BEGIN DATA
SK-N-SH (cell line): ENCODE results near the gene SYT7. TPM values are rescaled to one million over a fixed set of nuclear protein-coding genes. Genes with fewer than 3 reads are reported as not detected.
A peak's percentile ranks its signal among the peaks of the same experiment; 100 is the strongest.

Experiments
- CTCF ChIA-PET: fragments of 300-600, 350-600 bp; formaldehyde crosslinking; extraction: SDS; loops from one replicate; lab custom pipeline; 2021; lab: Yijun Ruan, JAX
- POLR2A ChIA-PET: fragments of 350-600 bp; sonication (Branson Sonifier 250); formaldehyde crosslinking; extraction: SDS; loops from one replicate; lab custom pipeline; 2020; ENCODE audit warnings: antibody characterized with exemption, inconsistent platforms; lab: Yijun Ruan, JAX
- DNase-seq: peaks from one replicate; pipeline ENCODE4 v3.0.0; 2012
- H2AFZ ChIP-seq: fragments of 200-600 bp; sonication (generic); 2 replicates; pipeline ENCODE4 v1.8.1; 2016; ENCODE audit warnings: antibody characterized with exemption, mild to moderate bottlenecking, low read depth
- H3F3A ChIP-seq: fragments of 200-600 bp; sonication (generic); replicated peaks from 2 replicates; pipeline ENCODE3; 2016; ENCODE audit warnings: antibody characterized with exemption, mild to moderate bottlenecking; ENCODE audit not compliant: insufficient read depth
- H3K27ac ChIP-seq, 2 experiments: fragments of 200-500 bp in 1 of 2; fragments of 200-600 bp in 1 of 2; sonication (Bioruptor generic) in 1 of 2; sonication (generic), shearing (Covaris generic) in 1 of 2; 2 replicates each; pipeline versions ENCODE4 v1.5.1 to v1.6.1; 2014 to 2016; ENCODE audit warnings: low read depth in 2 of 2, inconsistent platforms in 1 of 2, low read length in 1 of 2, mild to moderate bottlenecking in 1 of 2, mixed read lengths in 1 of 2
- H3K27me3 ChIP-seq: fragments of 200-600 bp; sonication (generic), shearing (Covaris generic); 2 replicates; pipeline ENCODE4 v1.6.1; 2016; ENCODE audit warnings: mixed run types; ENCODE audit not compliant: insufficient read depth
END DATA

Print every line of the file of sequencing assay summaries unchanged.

SK-N-SH (cell line): ENCODE results near the gene SYT7. TPM values are rescaled to one million over a fixed set of nuclear protein-coding genes. Genes with fewer than 3 reads are reported as not detected.
A peak's percentile ranks its signal among the peaks of the same experiment; 100 is the strongest.

Experiments
- CTCF ChIA-PET: fragments of 300-600, 350-600 bp; formaldehyde crosslinking; extraction: SDS; loops from one replicate; lab custom pipeline; 2021; lab: Yijun Ruan, JAX
- POLR2A ChIA-PET: fragments of 350-600 bp; sonication (Branson Sonifier 250); formaldehyde crosslinking; extraction: SDS; loops from one replicate; lab custom pipeline; 2020; ENCODE audit warnings: antibody characterized with exemption, inconsistent platforms; lab: Yijun Ruan, JAX
- DNase-seq: peaks from one replicate; pipeline ENCODE4 v3.0.0; 2012
- H2AFZ ChIP-seq: fragments of 200-600 bp; sonication (generic); 2 replicates; pipeline ENCODE4 v1.8.1; 2016; ENCODE audit warnings: antibody characterized with exemption, mild to moderate bottlenecking, low read depth
- H3F3A ChIP-seq: fragments of 200-600 bp; sonication (generic); replicated peaks from 2 replicates; pipeline ENCODE3; 2016; ENCODE audit warnings: antibody characterized with exemption, mild to moderate bottlenecking; ENCODE audit not compliant: insufficient read depth
- H3K27ac ChIP-seq, 2 experiments: fragments of 200-500 bp in 1 of 2; fragments of 200-600 bp in 1 of 2; sonication (Bioruptor generic) in 1 of 2; sonication (generic), shearing (Covaris generic) in 1 of 2; 2 replicates each; pipeline versions ENCODE4 v1.5.1 to v1.6.1; 2014 to 2016; ENCODE audit warnings: low read depth in 2 of 2, inconsistent platforms in 1 of 2, low read length in 1 of 2, mild to moderate bottlenecking in 1 of 2, mixed read lengths in 1 of 2
- H3K27me3 ChIP-seq: fragments of 200-600 bp; sonication (generic), shearing (Covaris generic); 2 replicates; pipeline ENCODE4 v1.6.1; 2016; ENCODE audit warnings: mixed run types; ENCODE audit not compliant: insufficient read depth